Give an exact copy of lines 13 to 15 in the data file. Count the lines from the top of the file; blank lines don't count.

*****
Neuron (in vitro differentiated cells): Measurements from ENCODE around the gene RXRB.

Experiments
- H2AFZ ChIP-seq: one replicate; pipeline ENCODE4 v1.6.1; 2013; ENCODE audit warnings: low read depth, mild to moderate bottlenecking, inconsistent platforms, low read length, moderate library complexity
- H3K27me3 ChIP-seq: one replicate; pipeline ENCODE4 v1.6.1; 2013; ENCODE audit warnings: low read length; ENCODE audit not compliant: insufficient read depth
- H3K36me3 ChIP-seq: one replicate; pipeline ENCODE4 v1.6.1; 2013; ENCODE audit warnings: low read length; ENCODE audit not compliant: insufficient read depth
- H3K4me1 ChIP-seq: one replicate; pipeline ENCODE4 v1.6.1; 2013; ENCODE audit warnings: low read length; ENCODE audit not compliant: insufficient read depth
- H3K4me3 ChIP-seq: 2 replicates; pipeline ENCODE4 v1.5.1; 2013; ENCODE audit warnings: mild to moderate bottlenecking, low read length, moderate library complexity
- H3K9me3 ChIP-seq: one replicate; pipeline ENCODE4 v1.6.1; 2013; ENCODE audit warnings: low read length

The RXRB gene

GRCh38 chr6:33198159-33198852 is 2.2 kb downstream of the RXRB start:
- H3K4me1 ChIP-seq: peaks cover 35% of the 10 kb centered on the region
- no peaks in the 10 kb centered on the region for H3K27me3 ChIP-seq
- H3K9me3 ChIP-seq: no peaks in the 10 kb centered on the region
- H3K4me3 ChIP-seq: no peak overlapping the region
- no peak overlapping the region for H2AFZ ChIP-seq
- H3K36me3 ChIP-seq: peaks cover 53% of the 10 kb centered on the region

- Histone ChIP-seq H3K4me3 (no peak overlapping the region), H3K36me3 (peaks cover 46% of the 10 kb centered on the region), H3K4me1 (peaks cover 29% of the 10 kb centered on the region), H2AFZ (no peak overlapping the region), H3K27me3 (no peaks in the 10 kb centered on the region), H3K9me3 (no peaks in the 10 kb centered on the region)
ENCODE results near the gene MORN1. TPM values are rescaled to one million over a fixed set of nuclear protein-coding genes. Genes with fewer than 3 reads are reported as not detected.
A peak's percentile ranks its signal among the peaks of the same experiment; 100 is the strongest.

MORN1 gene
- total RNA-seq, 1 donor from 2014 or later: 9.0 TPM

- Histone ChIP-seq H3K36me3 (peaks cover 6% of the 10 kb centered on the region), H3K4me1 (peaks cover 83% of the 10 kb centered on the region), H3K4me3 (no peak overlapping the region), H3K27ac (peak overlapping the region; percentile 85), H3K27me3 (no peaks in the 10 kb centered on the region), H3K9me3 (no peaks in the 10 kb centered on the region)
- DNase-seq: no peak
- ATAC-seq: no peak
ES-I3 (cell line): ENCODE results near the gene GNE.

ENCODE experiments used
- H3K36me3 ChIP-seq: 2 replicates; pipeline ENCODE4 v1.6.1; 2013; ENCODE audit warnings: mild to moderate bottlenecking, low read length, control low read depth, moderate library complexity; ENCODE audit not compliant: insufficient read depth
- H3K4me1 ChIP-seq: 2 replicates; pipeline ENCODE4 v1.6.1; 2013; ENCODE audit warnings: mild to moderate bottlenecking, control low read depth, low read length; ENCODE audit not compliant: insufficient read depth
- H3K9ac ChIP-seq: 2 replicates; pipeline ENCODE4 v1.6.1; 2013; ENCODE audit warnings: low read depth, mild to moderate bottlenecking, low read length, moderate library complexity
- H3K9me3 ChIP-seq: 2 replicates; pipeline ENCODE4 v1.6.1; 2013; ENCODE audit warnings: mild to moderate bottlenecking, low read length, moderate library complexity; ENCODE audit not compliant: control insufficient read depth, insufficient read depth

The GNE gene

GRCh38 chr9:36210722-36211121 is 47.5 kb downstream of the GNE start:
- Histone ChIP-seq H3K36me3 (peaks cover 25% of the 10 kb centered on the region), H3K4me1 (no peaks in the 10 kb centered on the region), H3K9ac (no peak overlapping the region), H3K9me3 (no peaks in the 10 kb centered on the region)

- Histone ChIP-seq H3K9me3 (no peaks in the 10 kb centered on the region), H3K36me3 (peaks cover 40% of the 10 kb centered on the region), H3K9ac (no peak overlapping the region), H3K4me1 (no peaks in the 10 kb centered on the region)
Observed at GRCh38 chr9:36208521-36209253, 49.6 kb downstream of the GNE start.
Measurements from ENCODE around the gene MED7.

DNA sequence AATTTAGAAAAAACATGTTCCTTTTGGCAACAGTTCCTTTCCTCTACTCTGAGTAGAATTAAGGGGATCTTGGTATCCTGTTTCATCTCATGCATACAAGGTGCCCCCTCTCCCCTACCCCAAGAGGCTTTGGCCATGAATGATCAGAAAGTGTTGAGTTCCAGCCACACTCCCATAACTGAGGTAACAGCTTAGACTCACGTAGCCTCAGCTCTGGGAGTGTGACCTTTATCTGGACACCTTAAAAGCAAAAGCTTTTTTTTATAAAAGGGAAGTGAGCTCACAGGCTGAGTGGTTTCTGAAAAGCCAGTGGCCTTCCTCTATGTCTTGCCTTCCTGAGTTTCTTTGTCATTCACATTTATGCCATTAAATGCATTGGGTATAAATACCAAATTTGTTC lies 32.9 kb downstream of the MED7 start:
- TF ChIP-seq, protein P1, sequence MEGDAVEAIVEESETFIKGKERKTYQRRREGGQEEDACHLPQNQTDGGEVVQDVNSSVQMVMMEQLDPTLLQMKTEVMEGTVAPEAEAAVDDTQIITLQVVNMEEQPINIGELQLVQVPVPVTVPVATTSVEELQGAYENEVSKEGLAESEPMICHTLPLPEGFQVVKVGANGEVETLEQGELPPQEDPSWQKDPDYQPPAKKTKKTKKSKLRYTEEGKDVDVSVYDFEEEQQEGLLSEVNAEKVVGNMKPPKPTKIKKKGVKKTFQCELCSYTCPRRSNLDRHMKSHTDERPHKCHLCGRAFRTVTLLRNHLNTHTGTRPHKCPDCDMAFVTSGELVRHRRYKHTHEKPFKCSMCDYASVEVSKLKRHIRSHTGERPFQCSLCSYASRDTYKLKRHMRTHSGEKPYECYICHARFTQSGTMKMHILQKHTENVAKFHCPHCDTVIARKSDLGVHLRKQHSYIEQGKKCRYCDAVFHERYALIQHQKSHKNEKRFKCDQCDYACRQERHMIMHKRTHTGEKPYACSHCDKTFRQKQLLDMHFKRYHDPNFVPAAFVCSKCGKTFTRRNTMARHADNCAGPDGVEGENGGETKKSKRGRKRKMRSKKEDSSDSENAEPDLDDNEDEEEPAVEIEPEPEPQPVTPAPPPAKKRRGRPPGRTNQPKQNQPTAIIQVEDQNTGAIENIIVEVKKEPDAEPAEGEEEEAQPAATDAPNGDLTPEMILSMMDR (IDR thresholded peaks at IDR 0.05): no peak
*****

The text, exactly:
- H3K9me3 ChIP-seq: no peaks in the 10 kb centered on the region
- H3K4me3 ChIP-seq: no peak overlapping the region
- no peak overlapping the region for H2AFZ ChIP-seq